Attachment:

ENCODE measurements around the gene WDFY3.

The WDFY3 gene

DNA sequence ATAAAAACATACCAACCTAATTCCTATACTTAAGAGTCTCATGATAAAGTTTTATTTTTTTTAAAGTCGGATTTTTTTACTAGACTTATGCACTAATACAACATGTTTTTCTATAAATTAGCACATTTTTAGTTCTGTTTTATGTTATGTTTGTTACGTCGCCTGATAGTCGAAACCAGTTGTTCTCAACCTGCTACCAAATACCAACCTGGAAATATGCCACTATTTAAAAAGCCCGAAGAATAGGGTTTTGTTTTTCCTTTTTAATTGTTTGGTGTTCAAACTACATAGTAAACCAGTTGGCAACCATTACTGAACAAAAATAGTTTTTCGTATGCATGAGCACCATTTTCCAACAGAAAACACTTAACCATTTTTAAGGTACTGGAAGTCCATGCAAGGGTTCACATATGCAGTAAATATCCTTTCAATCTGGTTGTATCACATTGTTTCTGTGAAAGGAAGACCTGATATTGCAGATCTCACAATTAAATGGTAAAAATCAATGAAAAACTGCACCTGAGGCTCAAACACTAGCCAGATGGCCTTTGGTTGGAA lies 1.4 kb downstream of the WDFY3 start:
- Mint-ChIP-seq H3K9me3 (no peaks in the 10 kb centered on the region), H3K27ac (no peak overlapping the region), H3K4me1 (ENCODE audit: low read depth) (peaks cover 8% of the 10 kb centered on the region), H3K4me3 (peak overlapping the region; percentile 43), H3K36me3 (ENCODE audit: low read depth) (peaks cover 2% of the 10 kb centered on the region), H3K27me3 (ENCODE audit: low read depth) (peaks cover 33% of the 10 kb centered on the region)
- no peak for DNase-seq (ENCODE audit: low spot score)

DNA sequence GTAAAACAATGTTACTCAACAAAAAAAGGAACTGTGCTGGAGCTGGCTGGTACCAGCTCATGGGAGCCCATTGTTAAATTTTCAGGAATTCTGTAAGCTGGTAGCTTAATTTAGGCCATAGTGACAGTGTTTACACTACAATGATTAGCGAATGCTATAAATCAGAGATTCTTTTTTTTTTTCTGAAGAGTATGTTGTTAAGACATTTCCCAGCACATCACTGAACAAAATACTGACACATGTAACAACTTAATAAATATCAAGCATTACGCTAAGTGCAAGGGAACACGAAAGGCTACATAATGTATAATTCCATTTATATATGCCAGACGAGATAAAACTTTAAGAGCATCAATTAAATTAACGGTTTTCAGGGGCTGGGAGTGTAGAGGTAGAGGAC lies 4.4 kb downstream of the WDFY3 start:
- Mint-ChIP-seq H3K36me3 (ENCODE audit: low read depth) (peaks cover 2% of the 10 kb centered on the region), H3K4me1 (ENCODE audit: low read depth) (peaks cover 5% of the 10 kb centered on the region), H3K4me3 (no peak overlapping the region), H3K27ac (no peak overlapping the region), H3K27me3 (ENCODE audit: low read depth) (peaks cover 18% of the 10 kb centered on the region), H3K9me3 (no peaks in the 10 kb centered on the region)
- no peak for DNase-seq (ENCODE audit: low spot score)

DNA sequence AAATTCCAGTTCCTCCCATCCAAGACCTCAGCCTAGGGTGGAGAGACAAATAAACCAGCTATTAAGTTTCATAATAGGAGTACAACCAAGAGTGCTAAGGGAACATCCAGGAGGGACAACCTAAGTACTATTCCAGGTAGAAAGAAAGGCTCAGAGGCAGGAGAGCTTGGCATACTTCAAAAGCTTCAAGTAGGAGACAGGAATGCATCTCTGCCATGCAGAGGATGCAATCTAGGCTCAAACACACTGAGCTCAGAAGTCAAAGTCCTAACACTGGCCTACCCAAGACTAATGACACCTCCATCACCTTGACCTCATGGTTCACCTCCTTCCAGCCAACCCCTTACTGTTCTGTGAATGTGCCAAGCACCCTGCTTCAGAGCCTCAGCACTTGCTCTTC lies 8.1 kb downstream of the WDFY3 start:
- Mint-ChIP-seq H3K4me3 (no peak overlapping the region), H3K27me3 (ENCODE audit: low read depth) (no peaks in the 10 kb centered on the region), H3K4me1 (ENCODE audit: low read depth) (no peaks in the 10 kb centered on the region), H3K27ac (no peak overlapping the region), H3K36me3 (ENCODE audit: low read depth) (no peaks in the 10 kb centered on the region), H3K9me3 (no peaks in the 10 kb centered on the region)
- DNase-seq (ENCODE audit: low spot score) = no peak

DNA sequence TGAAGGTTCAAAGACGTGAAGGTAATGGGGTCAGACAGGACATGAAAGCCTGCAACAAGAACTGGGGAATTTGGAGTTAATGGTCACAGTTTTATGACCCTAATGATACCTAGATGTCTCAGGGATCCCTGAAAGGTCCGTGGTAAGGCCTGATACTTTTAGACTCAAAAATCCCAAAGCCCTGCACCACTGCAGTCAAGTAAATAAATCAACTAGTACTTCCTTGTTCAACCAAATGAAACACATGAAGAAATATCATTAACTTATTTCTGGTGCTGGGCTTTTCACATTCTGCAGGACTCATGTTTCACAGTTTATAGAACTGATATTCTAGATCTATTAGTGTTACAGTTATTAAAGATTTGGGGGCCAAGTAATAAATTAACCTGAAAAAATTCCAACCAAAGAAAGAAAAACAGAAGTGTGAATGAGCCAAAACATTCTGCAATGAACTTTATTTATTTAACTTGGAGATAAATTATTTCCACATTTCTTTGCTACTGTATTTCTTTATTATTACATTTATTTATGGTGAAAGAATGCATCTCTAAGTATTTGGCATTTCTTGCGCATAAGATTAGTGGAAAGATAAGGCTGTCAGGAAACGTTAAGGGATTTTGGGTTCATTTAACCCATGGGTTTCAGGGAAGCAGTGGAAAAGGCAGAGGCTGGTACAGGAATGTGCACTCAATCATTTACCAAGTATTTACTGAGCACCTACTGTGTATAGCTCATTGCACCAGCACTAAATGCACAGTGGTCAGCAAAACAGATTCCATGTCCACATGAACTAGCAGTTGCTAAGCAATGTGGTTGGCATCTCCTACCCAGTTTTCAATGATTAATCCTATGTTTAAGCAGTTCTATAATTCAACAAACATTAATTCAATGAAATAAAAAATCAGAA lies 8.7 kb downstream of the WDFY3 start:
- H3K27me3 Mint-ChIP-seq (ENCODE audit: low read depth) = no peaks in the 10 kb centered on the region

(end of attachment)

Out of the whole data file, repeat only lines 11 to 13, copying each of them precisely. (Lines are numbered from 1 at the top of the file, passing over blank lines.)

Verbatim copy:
- DNase-seq (ENCODE audit: low spot score) = no peak

DNA sequence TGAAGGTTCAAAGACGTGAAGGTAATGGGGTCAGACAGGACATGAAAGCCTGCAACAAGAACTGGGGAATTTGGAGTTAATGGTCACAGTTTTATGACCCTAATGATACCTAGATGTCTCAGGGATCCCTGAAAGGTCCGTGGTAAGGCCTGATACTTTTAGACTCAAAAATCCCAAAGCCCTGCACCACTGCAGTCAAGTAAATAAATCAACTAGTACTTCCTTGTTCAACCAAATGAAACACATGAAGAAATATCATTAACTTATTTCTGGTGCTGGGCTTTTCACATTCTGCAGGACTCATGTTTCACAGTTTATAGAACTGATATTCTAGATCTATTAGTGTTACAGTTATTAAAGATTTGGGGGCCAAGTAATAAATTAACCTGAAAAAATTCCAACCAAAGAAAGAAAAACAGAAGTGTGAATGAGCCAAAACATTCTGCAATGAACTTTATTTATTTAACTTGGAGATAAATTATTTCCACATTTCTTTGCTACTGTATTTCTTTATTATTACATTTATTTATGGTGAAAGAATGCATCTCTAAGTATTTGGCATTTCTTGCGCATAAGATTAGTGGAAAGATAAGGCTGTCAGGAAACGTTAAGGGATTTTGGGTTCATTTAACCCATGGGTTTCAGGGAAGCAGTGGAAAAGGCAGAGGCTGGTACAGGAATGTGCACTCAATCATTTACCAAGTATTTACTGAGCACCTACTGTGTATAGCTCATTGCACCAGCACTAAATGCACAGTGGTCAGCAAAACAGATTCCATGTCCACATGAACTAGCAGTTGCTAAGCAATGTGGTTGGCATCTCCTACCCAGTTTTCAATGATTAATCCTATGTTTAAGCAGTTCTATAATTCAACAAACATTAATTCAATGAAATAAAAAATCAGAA lies 8.7 kb downstream of the WDFY3 start:
- H3K27me3 Mint-ChIP-seq (ENCODE audit: low read depth) = no peaks in the 10 kb centered on the region